The academic year ended with the BDS movement making high profile gains on campus despite criticism. At the City University of New York (CUNY) Law School, long a center for BDS related antisemitism indulged by the university, an anti-Israel activist gave the commencement address for the second year in a row. Fatima Muhammad, leader of the school’s ‘Students for Justice in Palestine’ (SJP) chapter attacked ‘Zionists,’ accused Israel of indiscriminately killing Palestinians, and impugned Jewish CUNY funders. CUNY Law graduates also booed New York City Mayor Eric Adams when he mentioned his police background.

Muhammad stated she had chosen CUNY Law as one of the few “to recognize that the law is a manifestation of White supremacy that continues to oppress and suppress people in this nation and around the world.” In a belated response, the school stated that the speaker “offered congratulatory remarks and their own individual perspectives on advocating for social justice. As with all such commencement remarks, they reflect the voices of those individuals.”

Many New York politicians criticized the talk and the university. Mayor Adams issued a gentle rebuke on social media, stating he was “proud to offer a different message at this year’s CUNY law commencement ceremony-one that celebrates the progress of our city and country…” Under this pressure the CUNY Board of Trustees and Chancellor stated on social media that “The remarks by a student-selected speaker at the CUNY Law School graduation, unfortunately, fall into the category of hate speech as they were a public expression of hate toward people and communities based on their religion, race or political affiliation. The Board of Trustees of the City University of New York condemns such hate speech.”

Despite criticism CUNY BDS activists went on the offensive, claiming the school had removed video of Muhammad’s speech from their Youtube page and that 2022 CUNY Law commencement speaker, BDS activist Nerdeen Kiswani. The video was later reposted on Youtube and gained national attention for its vitriol. This has led to widespread criticism and calls to defund CUNY.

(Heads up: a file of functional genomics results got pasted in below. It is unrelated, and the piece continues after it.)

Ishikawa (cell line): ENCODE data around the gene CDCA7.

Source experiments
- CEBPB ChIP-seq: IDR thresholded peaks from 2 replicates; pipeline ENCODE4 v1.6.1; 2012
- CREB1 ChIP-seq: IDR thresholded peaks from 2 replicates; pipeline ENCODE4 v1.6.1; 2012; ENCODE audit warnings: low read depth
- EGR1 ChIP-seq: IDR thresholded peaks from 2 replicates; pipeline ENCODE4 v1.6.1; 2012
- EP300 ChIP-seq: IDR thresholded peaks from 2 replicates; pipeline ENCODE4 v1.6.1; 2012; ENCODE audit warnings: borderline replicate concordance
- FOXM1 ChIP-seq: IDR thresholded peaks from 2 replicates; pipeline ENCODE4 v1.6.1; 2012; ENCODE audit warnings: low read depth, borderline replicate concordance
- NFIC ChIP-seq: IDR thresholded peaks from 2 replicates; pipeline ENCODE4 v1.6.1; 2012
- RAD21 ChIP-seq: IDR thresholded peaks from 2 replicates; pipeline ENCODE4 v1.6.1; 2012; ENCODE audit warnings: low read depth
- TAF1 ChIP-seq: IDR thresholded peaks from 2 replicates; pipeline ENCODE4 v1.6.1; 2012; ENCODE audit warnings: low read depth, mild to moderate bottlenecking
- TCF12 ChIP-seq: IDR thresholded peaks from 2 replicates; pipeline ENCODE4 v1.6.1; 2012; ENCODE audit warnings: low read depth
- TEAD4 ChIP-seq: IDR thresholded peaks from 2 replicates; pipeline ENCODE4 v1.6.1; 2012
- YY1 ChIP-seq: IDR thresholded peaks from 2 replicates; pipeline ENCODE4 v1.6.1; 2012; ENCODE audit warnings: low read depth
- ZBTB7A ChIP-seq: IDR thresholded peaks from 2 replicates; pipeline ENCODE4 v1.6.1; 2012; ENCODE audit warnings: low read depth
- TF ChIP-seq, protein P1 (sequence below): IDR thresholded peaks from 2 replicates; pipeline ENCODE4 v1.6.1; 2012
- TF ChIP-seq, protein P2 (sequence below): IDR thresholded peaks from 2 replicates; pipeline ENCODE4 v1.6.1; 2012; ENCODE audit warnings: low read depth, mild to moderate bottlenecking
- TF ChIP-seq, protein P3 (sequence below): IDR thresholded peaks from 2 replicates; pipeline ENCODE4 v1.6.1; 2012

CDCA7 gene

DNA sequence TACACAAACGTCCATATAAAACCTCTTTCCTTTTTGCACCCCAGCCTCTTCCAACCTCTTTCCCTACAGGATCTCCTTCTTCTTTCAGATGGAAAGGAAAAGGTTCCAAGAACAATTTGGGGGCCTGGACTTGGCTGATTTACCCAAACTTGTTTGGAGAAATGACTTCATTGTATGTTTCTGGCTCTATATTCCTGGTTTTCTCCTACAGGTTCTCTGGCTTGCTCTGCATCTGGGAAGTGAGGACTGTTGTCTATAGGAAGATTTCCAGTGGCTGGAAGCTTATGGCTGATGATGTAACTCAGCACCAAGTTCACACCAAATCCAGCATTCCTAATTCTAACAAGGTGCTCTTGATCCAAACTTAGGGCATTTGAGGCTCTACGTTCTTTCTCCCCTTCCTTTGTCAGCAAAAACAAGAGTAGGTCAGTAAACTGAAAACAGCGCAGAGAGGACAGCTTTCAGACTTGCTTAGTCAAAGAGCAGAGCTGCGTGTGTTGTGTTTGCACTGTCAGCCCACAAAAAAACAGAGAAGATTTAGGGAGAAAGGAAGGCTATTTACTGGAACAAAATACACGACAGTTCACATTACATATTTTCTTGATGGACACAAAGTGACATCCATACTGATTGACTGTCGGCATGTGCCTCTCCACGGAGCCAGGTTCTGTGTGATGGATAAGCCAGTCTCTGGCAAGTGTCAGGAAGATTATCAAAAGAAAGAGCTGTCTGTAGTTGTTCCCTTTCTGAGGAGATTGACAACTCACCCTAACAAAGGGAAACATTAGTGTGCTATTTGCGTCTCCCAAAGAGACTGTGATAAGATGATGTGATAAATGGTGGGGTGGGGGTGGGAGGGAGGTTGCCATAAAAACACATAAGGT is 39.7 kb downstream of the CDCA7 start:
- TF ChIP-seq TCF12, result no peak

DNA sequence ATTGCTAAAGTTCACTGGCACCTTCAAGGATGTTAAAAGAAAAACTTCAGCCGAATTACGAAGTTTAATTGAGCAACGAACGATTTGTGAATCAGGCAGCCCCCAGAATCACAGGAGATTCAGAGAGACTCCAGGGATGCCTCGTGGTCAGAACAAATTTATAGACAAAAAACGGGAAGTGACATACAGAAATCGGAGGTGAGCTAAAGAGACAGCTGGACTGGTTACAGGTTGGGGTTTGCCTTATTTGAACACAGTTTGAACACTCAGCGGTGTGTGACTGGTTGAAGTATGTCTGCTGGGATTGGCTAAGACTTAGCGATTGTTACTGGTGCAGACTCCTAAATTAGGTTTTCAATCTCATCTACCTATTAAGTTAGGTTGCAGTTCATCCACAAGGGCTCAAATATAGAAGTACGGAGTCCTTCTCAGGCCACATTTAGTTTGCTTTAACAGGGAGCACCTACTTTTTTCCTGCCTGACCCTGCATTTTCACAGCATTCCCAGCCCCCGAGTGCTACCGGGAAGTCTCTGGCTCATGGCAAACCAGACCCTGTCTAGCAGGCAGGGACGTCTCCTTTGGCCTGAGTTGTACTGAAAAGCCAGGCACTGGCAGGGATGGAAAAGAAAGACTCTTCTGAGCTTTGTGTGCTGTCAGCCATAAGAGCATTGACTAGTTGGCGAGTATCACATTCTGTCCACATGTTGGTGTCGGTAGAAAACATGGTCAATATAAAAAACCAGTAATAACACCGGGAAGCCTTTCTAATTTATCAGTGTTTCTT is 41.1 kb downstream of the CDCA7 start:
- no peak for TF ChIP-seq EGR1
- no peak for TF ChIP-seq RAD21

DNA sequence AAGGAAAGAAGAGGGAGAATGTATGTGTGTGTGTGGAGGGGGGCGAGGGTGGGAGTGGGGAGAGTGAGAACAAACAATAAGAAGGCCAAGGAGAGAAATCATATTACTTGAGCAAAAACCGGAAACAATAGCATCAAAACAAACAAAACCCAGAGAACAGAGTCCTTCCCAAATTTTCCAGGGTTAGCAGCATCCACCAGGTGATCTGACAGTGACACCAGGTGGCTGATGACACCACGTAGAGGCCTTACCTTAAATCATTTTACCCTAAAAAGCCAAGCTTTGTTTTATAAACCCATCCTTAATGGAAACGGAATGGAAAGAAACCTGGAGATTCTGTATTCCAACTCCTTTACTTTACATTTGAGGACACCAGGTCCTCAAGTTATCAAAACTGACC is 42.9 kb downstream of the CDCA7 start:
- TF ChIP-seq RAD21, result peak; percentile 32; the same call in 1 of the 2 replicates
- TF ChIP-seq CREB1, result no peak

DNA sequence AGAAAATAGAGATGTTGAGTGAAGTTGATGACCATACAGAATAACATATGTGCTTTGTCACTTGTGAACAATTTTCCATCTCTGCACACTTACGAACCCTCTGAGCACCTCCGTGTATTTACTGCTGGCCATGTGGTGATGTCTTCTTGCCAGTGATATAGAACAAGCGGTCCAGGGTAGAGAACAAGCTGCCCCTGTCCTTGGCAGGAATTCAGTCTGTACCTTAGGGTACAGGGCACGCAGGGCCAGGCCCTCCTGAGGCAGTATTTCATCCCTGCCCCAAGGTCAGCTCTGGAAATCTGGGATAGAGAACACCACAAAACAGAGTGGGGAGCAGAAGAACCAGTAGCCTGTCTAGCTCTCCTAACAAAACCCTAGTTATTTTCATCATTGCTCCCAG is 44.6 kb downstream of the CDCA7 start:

BDS activists also complained that Kiswani was prevented from giving a ‘Nakba day’ talk at Hunter College, and accusing the university of failing to protect Palestinian students from being “harassed, surveilled, and defamed by Zionist organizations as well as the NYPD and FBI,” and systemic bias against supporters of Palestine.

Prior to the commencement controversy, CUNY’s response to the ongoing BDS crises was creation of a Jewish ‘advisory council,’ in association with the Jewish Community Relations Council, and support for a state-wide hate crimes reporting system. Critics denounced this as a fig leaf.

The increasingly aggressive stance of the BDS movement was reflected in allegations of ‘systemic’ bias against ‘Palestinian’ students and faculty that have resulted in a Department of Education investigation of George Washington University. The investigation results from a complaint filed by Palestine Legal which alleged discrimination after the university canceled a ‘virtual processing space’ (a chat room) for Palestinian students, as well as allegations that the university had failed to support students accused of vandalizing the campus Hillel, and a professor, Lara Sheehi. The university is also under investigation by the Education Department for Sheehi’s treatment of Jewish students which suggests Palestine Legal’s complaint is retaliatory.

‘Nakba day’ commemorations were held on a number of campuses, including Northwestern University, Concordia University, the University of Washington, University of Pennsylvania, Tel Aviv University, and Ben-Gurion University, at one California high school, and in various cities such as London. One notable event occurred at the United Nations where ‘Nakba day’ was commemorated for the first time. In what appears to have been a largely ad libbed address Palestinian president Mahmoud Abbas accused Israel of perpetrating “holocausts,” demanded a Palestinian state on the 1967 borders as well as a “right of return.”

Campus BDS activities were accompanied by the usual incidents of vandalism, including spray painting “from the river to the sea, Palestine will be free” on the pavement outside the University of California at Santa Barbara Chabad house prior to a Shabbat event. In what has become the norm, swastikas were also found at a number of institutions including the University of California at San Diego, the University of California at Santa Cruz, the University of Delaware, Susquehanna University, Dartmouth College, Stanford University, and at a number of high schools.